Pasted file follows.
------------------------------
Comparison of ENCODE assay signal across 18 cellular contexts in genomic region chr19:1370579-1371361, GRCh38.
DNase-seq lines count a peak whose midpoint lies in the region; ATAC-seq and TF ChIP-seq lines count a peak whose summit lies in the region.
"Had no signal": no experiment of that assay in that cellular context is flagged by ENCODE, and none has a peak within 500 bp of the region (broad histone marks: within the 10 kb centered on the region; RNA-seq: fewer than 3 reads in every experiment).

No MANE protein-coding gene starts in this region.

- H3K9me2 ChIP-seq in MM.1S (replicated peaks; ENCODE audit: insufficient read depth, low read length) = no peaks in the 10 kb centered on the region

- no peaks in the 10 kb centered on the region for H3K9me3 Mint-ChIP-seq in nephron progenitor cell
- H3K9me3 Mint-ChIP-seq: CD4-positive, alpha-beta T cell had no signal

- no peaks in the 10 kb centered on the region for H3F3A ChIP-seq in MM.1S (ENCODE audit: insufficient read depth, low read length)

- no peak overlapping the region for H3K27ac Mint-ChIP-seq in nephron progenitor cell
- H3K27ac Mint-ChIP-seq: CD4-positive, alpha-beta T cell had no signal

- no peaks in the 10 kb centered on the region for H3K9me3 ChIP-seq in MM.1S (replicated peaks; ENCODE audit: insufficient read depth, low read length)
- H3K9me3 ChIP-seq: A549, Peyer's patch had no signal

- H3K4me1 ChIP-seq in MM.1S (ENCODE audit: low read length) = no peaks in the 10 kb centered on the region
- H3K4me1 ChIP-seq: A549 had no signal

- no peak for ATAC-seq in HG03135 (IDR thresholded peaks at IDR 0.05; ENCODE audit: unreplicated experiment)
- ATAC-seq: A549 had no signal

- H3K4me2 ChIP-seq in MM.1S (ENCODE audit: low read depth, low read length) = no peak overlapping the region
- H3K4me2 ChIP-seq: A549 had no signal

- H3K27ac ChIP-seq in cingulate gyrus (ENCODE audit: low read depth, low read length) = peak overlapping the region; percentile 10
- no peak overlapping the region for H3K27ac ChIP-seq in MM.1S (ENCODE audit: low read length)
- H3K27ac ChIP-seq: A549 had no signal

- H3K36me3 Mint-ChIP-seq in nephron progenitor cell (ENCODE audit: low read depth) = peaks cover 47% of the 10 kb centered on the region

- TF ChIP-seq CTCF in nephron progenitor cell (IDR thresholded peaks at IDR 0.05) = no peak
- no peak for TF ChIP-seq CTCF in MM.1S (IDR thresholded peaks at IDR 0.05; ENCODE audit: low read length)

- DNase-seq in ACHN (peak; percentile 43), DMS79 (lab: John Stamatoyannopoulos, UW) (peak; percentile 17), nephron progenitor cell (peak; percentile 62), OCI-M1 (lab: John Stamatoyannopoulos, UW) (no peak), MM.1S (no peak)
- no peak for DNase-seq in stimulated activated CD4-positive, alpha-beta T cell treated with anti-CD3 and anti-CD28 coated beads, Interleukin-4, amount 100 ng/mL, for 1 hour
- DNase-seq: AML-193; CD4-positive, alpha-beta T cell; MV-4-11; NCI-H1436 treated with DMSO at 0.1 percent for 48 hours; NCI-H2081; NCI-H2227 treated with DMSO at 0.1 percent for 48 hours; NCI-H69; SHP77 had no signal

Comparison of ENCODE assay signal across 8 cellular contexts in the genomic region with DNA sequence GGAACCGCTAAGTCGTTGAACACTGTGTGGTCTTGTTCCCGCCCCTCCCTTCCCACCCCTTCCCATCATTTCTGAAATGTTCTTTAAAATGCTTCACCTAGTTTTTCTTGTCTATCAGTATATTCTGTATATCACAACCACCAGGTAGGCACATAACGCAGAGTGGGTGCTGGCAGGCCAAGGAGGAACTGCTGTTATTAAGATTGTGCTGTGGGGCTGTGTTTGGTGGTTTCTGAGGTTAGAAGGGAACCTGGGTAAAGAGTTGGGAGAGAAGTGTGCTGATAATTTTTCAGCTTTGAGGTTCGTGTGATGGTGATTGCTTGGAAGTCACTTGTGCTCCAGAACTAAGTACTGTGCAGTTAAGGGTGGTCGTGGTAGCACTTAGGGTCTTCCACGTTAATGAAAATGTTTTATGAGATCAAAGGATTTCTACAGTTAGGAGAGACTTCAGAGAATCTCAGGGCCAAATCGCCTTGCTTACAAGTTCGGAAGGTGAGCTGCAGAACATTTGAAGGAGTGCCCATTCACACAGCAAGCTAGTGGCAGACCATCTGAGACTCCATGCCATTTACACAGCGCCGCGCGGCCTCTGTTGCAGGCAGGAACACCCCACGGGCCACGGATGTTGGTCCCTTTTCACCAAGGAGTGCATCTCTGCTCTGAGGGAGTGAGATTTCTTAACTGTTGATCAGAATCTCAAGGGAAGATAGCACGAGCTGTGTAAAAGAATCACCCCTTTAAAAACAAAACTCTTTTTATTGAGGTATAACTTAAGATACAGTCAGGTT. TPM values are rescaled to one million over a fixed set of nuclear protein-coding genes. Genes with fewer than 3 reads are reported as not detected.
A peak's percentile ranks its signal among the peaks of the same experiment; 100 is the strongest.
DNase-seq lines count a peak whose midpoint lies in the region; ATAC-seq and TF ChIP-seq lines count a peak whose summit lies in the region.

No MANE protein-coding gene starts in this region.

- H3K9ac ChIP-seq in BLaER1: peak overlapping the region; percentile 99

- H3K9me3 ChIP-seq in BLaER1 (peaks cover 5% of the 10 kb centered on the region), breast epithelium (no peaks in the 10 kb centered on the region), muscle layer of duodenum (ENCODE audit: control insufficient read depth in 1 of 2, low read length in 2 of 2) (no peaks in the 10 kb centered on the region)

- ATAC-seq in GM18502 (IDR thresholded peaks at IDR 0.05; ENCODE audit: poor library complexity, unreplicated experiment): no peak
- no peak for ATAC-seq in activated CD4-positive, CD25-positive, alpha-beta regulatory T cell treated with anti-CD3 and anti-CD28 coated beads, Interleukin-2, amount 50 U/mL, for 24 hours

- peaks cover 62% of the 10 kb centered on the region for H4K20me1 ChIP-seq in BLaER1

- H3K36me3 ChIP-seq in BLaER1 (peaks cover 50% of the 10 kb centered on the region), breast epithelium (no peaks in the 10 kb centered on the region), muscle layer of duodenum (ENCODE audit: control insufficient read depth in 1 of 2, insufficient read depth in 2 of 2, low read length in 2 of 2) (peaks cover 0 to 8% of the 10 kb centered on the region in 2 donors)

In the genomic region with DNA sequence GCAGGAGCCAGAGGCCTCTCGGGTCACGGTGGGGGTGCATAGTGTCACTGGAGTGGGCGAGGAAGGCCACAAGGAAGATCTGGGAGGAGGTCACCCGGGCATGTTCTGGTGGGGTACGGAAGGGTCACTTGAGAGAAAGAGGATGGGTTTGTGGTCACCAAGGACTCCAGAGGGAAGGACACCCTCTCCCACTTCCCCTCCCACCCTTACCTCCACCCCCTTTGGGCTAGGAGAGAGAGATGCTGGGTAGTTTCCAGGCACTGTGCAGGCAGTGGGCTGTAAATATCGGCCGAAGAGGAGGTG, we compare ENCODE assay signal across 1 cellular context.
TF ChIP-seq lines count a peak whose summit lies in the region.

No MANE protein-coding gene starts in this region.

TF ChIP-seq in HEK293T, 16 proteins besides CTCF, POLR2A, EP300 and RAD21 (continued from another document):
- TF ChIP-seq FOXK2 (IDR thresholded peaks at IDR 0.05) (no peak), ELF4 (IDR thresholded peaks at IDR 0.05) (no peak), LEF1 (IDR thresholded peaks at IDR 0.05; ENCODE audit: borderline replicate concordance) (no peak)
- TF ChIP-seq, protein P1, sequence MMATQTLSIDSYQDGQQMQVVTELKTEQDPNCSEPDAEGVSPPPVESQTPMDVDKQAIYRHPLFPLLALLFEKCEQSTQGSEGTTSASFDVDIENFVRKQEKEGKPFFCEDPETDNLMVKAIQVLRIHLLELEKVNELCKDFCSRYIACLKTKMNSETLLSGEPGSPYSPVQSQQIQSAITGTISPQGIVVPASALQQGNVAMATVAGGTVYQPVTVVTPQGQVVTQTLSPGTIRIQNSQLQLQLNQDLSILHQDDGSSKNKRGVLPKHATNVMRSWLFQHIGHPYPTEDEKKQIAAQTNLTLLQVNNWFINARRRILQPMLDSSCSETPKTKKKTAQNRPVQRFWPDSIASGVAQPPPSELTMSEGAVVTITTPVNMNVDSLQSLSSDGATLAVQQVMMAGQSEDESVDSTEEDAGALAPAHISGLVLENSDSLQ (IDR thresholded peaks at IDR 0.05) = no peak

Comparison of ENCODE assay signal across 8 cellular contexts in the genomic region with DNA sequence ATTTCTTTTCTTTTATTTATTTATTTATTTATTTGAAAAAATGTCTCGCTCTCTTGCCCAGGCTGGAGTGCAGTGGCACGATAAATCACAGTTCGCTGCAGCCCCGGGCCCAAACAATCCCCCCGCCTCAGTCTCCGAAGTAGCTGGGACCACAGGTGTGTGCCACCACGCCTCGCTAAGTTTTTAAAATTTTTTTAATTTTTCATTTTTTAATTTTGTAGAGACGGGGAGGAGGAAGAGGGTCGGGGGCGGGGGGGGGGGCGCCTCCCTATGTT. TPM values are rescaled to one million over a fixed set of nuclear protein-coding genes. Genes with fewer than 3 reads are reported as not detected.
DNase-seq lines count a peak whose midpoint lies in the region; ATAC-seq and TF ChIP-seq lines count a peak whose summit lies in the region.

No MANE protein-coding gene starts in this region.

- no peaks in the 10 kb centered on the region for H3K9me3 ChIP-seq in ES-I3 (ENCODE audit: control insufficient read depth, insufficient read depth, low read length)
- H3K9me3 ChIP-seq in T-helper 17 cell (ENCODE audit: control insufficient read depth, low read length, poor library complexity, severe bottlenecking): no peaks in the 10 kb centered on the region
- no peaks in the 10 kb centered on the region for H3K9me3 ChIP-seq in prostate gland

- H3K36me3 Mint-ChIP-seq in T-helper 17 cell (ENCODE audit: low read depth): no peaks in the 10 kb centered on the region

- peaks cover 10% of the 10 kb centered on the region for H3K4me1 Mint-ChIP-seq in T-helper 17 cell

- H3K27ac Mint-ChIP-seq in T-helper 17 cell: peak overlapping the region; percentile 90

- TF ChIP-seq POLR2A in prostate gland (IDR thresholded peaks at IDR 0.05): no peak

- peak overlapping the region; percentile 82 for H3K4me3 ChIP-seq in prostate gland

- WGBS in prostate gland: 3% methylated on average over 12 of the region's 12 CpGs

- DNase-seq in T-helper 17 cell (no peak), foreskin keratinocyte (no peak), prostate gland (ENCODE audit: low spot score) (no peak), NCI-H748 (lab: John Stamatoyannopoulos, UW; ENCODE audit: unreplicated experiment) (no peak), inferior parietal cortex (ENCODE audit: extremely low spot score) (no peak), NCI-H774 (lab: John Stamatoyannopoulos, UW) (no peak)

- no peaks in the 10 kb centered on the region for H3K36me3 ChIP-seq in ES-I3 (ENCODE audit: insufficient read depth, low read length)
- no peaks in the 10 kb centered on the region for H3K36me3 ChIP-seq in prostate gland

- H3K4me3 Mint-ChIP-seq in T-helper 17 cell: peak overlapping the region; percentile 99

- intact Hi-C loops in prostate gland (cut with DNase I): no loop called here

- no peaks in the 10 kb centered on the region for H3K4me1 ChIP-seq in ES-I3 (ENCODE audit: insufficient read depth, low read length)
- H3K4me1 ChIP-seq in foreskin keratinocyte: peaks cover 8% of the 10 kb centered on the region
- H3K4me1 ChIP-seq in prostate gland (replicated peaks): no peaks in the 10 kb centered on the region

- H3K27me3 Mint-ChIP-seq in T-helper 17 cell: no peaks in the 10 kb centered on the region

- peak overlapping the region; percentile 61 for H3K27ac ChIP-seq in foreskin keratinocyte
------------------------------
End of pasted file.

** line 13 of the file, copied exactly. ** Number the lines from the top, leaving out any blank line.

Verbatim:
- H3K4me1 ChIP-seq in MM.1S (ENCODE audit: low read length) = no peaks in the 10 kb centered on the region